Author: Marlene Pontrelli

Five Steps You Can Take When Your Ex-Spouse Talks Negatively About You to the Children

Your child has just returned home from a visit with your ex-spouse. When you ask how the visit went, your child confides that “We couldn’t do anything because (daddy/mommy) said you took all the money.” Devastated, you wonder what to say other than to scream “That’s not true!” Such a response, while accurate, just brings the child into the parental conflict. In addition, your denial is not likely to bring positive results because the child then sees both parents as potentially being untruthful.   While in an ideal world it would be nice if you could pick up the telephone and talk to your ex-spouse about not making such comments, that option is not always realistic. Here are 5 steps you can take that may minimize the negative comments made by the other parent.  1.  Depending on the age of your child, talk to the child about how emotional the situation is for everyone. While taking the proverbial high road is often difficult, explain how when people feel bad they sometimes say things that they do not necessarily mean.   2. Give your child words of empowerment so they can learn to express how they are feeling to the other parent. Let them know it is ok for the child to tell the other parent “I don’t like it when you tell me things about mommy/daddy. It makes me feel bad.”    3.  Role model...

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Addressing the Legal and Emotional Side of Divorce

Understanding the emotional aspects of a divorce is just as important as understanding the legal process. In virtually every case there are two types of divorces taking place: the legal divorce and the emotional divorce.  One may be a little ahead of the other, but they are each important to address.  This is especially true if one spouse has gone through the emotional side of considering a divorce and making the determination to file for divorce, while the other spouse may be completely in the dark. Being served with a divorce petition and then being asked what you want to do with the house, how you want to divide assets, and what the parenting time plan should be for the children are questions that come up almost immediately. While you may be struggling with the realization that the marriage is over and there is nothing you can do to stop the divorce from happening, you are also being asked to make important decisions that affect the rest of your life. Whether the decision to end a marriage is mutual or the desire of only one spouse, the emotional pain of ending a marriage can often hinder the legal process. It is difficult to make weighty legal decisions when you feel as if your entire world has been turned upside down, sometimes overnight. Accepting your circumstances and recognizing that the...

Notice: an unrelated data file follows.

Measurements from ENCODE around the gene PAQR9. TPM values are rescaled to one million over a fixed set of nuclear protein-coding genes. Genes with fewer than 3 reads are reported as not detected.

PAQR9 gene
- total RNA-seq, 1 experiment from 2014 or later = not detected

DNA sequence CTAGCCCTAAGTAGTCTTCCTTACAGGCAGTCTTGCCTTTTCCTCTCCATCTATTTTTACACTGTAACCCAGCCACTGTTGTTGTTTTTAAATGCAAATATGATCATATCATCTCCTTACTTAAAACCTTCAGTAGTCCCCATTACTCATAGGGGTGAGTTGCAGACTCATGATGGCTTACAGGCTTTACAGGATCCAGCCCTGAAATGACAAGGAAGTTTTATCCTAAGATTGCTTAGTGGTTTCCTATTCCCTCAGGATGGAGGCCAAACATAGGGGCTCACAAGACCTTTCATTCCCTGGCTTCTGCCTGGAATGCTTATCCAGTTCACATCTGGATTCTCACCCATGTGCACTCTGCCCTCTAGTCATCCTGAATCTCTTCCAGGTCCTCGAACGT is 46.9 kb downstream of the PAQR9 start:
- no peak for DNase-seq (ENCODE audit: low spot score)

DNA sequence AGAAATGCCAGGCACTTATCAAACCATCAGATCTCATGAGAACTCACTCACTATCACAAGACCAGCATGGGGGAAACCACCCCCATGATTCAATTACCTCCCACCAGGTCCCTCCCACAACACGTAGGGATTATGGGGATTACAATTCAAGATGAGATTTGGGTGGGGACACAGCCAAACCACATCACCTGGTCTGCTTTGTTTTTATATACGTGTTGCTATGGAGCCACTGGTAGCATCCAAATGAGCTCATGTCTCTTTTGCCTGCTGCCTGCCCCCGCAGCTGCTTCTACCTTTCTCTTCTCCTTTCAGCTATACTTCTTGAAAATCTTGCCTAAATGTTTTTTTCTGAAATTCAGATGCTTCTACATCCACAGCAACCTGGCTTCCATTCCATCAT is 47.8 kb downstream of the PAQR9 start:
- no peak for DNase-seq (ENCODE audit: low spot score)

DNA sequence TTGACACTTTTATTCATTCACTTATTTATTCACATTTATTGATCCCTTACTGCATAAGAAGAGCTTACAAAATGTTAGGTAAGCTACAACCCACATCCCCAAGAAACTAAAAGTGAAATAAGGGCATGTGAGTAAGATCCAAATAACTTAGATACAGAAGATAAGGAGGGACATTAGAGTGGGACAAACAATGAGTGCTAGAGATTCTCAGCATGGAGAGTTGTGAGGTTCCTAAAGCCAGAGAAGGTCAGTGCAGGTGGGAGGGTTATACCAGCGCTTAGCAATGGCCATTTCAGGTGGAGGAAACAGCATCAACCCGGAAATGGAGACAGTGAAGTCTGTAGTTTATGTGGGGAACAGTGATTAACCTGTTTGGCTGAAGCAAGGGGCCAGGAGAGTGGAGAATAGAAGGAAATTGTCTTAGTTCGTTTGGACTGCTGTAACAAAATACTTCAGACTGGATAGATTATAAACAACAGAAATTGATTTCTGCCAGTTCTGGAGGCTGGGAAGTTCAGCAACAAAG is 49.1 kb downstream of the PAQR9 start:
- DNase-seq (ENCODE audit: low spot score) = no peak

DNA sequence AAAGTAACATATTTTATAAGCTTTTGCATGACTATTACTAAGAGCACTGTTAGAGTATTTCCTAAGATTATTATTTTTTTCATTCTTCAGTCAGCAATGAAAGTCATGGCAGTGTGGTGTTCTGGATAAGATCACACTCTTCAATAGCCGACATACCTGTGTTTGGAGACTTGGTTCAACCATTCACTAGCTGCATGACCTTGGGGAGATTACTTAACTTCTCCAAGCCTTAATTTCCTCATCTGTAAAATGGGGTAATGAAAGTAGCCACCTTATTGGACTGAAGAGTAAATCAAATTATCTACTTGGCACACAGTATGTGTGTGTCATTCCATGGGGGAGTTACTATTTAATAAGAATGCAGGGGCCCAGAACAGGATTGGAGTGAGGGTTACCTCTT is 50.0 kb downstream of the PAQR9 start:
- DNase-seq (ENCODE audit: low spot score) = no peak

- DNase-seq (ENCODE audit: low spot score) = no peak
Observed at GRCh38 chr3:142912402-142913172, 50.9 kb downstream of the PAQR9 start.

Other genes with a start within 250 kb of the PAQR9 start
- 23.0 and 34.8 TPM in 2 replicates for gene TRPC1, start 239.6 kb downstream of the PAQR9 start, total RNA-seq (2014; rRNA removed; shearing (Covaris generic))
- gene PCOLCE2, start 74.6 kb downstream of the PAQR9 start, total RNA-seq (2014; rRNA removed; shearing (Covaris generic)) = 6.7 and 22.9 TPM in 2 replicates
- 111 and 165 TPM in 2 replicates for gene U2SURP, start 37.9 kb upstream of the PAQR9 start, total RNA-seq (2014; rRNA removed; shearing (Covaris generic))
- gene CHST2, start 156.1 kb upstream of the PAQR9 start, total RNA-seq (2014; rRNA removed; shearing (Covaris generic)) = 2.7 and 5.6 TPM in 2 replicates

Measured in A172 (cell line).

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Top 7 New Year’s Resolutions If You Are Planning A Divorce in 2018

The presents are unwrapped, the mistletoe is put away, and you somehow managed to get through another holiday season with the in-laws.  Now, it’s a new year and reality sets in again.  If one of your New Year’s resolutions is to explore the possibility of a divorce, there are seven other resolutions you should consider:  1.  Make it a point to understand the divorce process in your state.  All states have different laws when it comes to divorce. The law that will apply to your divorce is the state where you permanently reside so long as you have resided in the state for the required period of time.  Knowing the law in your state and how it affects finances, property, and child custody is important, and may guide whether a legal separation or a divorce are worth considering.  2.   Explore other alternatives.  Consider the reasons you want the divorce and whether there are other alternatives.   Exploring these other alternatives should be done in the first consultation with your lawyer.  Other alternatives include a legal separation, establishing trusts for your finances, entering into a post-nuptial agreement, or engaging in counseling.    3.   Consider discussing the divorce with your spouse.  As difficult as it might be to discuss a divorce with your spouse, the shock and awe effect of filing without some advance warning, can make the process more litigious than necessary. ...